Understanding the etiology of percutaneous injuries in the perioperative setting is paramount to developing a sharps injury prevention program. The perioperative setting is a high-risk environment for exposure to bloodborne pathogens from percutaneous injuries. 51  The International Healthcare Worker Safety Center at the University of Virginia compared percutaneous injury surveillance data of 87 participating hospitals before and after the passage of the Needlestick Safety and Prevention Act of 2000. The analysis showed a 6.5% increase in injuries in the surgical setting compared to a 31.6% decrease in nonsurgical settings. 36,51  There were 7,186 sharps injuries to surgical personnel reported between 1993 and 2006. 51  When surgeons and surgical residents sustained a sharps injury, they were the original user of the device in 81.9% and 67.3% of the injuries, respectively. Nurses and surgical technologists were injured by devices used by others in 77.2% and 85.1% of the injuries, respectively. The majority of injuries occur to surgeons and surgical residents during use, while the sharps injuries to nurses and surgical technologists occur during passing, disassembling, and disposal. 51  The perioperative environment is unique in health care. 51  Perioperative personnel are at a distinct risk of percutaneous injury because of the presence of large quantities of blood and other potentially infectious body fluids, prolonged exposure to open surgical sites, frequent handling of sharp instruments, and the requirement for coordination between team members while passing sharp surgical instruments. 51,52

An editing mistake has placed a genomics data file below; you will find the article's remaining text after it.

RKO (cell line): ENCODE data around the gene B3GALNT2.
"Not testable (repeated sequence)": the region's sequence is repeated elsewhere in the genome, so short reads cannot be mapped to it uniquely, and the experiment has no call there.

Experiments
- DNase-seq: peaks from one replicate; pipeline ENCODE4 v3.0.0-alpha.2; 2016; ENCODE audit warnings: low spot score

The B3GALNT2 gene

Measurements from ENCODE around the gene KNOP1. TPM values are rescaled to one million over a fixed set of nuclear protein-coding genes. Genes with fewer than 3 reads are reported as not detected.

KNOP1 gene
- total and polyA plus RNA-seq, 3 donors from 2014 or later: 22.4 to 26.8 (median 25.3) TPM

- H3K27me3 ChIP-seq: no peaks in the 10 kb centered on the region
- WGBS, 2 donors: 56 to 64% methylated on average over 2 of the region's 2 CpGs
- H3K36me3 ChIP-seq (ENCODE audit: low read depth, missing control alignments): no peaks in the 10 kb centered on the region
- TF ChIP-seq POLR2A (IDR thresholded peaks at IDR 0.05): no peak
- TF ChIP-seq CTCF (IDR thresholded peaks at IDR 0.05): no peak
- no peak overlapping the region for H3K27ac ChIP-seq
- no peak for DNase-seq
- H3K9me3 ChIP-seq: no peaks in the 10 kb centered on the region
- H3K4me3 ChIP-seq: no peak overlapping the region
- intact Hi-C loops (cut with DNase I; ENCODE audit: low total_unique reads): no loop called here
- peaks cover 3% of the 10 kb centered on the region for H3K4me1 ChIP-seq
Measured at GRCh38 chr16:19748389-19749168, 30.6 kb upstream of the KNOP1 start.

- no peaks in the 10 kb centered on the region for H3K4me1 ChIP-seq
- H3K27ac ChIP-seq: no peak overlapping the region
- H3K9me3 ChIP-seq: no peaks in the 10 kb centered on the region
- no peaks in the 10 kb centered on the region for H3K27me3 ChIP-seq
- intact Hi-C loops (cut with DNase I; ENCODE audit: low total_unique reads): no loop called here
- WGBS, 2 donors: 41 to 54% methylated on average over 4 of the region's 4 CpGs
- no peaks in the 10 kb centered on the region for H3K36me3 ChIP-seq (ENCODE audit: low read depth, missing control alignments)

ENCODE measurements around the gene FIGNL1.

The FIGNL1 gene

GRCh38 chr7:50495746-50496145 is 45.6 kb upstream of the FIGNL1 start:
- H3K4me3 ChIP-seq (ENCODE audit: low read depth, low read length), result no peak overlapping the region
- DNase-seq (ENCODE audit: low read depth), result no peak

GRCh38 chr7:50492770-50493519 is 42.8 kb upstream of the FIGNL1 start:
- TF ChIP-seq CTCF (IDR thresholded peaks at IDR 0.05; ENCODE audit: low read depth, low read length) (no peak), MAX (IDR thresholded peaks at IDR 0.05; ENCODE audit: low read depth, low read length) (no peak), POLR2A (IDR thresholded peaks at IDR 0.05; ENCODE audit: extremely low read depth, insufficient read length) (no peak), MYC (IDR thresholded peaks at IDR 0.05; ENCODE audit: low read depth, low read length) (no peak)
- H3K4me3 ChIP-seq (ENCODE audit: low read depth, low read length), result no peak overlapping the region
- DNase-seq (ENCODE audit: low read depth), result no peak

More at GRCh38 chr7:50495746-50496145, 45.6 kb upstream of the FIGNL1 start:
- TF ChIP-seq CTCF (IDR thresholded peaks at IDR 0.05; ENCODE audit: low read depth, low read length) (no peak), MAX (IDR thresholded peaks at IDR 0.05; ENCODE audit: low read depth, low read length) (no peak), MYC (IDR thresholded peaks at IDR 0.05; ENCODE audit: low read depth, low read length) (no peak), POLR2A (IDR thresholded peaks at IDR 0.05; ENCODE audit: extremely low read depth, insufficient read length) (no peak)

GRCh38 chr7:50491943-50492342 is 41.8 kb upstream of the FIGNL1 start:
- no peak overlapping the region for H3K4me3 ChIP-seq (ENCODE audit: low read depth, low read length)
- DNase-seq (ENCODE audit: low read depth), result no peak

An economic analysis of a retrospective survey estimated the effect of an occupational exposure from a needlestick injury. Associated costs included post-exposure health services, post-exposure testing, post-exposure prophylaxis, missed work days, and loss of productivity. Based on the findings, researchers projected the national economic burden per year at $65 million. 53  A convenience sample of health care facilities provided information on the cost of managing an occupational exposure, including reporting time, follow-up, salaries, and laboratory testing of the source individual and exposed health care worker. Overall costs ranged from $71 to $4,838 per exposure. 54  An analysis of the estimated costs of needlestick injuries and subsequent infections for hospital and non-hospital-based health care workers for testing, prophylaxis, and long-term infection suggests a range of $100.7 million to $405.9 million annually based on 2004 statistics. 55  The emotional burden of an occupationally acquired infection to the health care worker and his or her family members and the time spent waiting and wondering cannot be measured. 56